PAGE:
Australian Landcare Council

Senator IAN MACDONALD (Queensland) (18:29): Landcare has been a great institution in Australia over many years, although I have to say that, as I go around the country, I see the enthusiasm with which Landcare was addressed in the early days seems to have waned. That is no reflection on those people involved. There are still a number of committed people out there, but unfortunately the funding, the processes, the regulation and the red tape seems to have stifled a lot of good work that would happen in natural resource management.

I give an example of that. In Queensland there was a concern with run-off from farming lands along the Queensland coast into the Barrier Reef. As a result of that, prior to the 2007 election, both the then government, which was the Liberal-National coalition, and the then opposition, the Australian Labor Party, made a promise for a reef rescue package in the hundreds of millions of dollars.

History shows that the Labor Party won the 2007 election under Kevin 07, that very successful leader for the Labor Party. Consequently, there was quite an amount of money put into helping farmers to better organise their properties so that run-off, sediment, nutrients and chemicals were minimised. That was a very good project; I congratulate the government on that. I would say that they stole a policy of the then Liberal-National government, but good on them, because it was a good thing.

Unfortunately, that program was a voluntary one. It involved carrots rather than sticks; it was working. But then over the top of it came the Queensland state government of Ms Anna Bligh, and, instead of joining in with the Commonwealth in encouraging landowners to do the right thing and assisting them with financial grants to do it, the Queensland government came in over the top and started threatening to jail people if they were operating their farm in a way that Ms Bligh and her government did not think was appropriate.

That immediately got the backs up of most of the people who, until that time, were happily going along with the Commonwealth program of helping with the Great Barrier Reef and of trying to improve their properties at the same time. This was another typical example of Labor Party over-the-top regulation and sticks where carrots would have been better. It is typical of how the administration of Ms Bligh, and before her Mr Beattie, operates in the state of Queensland. They have no real interest in encouraging volunteers to give their best. It was all about regulation, threats, red tape, red tape and red tape. It just ruined the whole purpose of the reef rescue package.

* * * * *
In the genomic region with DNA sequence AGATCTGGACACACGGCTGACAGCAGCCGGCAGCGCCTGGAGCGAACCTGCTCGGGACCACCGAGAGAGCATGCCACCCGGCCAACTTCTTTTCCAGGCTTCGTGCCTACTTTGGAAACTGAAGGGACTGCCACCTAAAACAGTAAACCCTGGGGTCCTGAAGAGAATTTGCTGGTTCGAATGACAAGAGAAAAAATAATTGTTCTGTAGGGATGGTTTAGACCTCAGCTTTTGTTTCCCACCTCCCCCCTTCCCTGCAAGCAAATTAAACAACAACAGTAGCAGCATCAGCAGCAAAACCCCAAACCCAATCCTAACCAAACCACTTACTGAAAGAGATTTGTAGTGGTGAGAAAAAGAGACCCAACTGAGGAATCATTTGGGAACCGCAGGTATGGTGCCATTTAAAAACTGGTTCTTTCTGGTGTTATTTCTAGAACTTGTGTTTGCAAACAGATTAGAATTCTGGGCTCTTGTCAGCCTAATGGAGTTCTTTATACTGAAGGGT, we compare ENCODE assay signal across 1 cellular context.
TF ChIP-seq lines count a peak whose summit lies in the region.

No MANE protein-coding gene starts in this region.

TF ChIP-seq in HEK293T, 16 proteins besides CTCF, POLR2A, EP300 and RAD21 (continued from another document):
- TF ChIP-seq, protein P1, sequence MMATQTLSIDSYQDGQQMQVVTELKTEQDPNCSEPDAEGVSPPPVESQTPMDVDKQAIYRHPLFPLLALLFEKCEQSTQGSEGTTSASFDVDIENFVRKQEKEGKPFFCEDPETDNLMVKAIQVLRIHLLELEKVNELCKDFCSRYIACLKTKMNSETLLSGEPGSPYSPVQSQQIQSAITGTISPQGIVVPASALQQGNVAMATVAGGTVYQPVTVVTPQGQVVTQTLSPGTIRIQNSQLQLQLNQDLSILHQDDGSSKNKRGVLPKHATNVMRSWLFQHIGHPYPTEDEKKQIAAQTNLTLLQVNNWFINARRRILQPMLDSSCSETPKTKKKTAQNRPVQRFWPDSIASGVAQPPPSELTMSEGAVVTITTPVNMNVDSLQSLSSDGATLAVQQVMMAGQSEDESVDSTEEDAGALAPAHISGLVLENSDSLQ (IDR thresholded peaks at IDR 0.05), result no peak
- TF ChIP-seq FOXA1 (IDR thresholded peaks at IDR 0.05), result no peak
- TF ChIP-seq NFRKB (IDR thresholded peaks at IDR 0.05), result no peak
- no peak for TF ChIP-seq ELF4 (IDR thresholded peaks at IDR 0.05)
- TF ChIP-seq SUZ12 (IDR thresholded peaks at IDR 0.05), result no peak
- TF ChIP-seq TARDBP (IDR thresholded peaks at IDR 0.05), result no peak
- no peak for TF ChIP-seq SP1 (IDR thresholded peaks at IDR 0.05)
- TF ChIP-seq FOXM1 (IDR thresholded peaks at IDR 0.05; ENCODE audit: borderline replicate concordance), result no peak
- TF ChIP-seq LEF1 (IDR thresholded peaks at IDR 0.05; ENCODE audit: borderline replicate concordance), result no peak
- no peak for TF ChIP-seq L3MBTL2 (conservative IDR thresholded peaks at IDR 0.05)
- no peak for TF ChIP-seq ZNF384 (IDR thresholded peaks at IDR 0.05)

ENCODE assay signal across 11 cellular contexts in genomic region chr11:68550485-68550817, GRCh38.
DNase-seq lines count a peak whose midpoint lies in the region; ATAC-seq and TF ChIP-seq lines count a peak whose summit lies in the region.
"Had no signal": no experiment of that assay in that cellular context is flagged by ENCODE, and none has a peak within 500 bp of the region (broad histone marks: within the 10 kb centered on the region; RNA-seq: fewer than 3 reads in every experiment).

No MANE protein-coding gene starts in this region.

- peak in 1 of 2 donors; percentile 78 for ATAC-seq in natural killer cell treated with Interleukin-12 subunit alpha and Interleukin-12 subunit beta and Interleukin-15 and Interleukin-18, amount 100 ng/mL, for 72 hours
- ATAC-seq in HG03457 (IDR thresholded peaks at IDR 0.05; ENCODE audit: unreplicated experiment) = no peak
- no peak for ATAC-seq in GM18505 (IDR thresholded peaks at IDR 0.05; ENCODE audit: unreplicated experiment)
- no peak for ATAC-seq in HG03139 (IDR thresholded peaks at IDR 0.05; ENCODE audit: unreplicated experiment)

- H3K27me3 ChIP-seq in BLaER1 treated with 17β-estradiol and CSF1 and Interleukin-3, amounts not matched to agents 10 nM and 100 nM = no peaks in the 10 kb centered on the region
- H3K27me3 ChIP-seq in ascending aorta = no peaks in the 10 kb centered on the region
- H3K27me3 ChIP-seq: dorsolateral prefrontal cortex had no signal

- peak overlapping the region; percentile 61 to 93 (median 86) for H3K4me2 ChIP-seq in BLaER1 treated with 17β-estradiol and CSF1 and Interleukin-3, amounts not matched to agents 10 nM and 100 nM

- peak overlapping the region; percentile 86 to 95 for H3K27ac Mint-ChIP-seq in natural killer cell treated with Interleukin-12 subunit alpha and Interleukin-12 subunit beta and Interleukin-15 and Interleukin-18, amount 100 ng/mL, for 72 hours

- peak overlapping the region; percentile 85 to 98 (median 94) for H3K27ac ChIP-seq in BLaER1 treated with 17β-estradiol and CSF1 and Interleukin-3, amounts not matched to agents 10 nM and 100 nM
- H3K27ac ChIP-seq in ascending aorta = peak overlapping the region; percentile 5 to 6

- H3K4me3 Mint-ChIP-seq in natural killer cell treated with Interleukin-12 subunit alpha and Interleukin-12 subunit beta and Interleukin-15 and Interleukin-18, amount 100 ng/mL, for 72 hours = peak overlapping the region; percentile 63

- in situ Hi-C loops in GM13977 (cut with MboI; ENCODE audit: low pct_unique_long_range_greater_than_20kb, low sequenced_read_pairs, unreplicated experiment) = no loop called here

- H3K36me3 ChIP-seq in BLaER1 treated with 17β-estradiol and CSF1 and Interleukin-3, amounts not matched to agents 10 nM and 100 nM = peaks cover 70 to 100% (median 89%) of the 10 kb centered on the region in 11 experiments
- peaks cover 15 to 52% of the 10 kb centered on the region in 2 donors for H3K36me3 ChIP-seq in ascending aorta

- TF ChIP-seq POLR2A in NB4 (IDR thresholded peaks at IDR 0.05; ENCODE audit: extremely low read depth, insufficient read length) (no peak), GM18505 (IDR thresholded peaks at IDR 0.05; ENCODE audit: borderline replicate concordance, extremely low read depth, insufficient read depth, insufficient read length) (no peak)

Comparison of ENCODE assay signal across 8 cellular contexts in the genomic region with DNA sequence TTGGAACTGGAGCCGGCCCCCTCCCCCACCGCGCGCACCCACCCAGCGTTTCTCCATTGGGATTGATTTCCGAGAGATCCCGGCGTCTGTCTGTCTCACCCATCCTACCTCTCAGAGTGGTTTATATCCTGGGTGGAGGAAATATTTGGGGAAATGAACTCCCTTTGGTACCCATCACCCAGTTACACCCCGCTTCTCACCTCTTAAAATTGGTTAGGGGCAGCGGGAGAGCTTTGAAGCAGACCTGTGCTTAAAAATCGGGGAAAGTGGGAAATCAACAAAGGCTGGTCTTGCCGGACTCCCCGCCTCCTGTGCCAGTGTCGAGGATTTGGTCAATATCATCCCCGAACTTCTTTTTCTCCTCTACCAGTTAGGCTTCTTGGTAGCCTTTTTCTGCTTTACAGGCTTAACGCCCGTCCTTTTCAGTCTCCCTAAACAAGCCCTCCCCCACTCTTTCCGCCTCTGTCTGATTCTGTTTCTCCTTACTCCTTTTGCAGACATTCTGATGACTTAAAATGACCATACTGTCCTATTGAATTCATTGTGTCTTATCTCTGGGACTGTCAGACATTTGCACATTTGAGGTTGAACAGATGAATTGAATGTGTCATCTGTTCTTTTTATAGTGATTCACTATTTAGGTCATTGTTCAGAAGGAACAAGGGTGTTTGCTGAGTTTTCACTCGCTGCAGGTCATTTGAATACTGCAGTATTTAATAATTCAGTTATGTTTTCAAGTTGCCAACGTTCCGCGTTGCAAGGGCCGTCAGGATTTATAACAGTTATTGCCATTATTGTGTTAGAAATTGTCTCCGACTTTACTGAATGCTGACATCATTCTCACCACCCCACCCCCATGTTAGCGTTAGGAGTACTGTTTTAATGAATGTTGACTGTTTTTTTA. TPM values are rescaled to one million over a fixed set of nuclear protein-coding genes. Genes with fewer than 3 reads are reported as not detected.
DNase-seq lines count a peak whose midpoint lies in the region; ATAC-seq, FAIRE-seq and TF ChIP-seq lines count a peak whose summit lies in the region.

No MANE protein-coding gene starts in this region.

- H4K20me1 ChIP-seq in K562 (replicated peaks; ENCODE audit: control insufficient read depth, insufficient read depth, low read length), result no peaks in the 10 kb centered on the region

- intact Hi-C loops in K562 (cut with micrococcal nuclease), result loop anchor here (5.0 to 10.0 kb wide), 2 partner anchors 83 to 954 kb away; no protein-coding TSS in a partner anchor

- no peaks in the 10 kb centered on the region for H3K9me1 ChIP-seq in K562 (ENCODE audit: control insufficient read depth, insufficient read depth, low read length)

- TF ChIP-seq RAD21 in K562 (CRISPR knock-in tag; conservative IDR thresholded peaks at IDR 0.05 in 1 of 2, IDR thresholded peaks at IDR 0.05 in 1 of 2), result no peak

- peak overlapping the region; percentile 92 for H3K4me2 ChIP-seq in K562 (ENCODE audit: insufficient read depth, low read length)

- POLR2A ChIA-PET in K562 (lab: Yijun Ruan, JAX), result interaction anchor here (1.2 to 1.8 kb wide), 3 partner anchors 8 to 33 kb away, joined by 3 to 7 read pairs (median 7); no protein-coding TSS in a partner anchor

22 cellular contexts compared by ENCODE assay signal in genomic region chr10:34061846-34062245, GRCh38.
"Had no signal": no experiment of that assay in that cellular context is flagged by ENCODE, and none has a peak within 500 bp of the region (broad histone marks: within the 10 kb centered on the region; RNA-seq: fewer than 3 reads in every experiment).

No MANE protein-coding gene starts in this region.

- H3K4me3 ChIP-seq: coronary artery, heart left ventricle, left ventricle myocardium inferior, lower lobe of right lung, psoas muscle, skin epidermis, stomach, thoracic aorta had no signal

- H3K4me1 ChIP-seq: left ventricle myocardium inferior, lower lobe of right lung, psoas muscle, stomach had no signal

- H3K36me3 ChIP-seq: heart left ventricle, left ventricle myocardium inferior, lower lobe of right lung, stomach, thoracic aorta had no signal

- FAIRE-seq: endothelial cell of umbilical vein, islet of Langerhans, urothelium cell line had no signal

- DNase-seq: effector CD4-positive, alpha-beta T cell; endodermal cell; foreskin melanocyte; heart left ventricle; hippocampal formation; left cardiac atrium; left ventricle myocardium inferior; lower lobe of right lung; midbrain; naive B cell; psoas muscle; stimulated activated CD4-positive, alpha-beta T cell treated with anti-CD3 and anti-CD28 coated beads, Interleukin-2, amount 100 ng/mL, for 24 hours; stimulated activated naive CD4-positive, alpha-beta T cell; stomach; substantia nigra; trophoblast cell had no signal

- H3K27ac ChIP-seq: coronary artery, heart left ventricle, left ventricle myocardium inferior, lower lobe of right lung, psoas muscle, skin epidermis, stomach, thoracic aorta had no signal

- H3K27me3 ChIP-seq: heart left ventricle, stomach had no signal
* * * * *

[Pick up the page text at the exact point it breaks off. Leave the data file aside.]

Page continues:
The Commonwealth reef rescue package still continues. It is doing good work. But it is being impeded by the overregulation of the Queensland state government led by Ms Bligh. When will these Labor state governments understand that you cannot regulate all the time You cannot threaten people and threaten their livelihoods on things that are being done and better done by getting people working together. I lament that so often throughout Queensland. You have these governments that continue to impose regulation for regulation's sake. They are governments who think they know better than individuals on what those individuals should do to protect their land, their property and themselves.

It is typical of what has been happening in Queensland over the last 20 years, bar a couple of years, with Labor governments thinking they know better and wanting to overregulatecosting money, costing jobs on the way through and thinking that by making decisions at the top in Brisbane they can properly govern the state. I certainly hope that Queenslanders are about to say, 'Enough is enough. Let's have another opportunity in Queensland. Let's go for a better government.'

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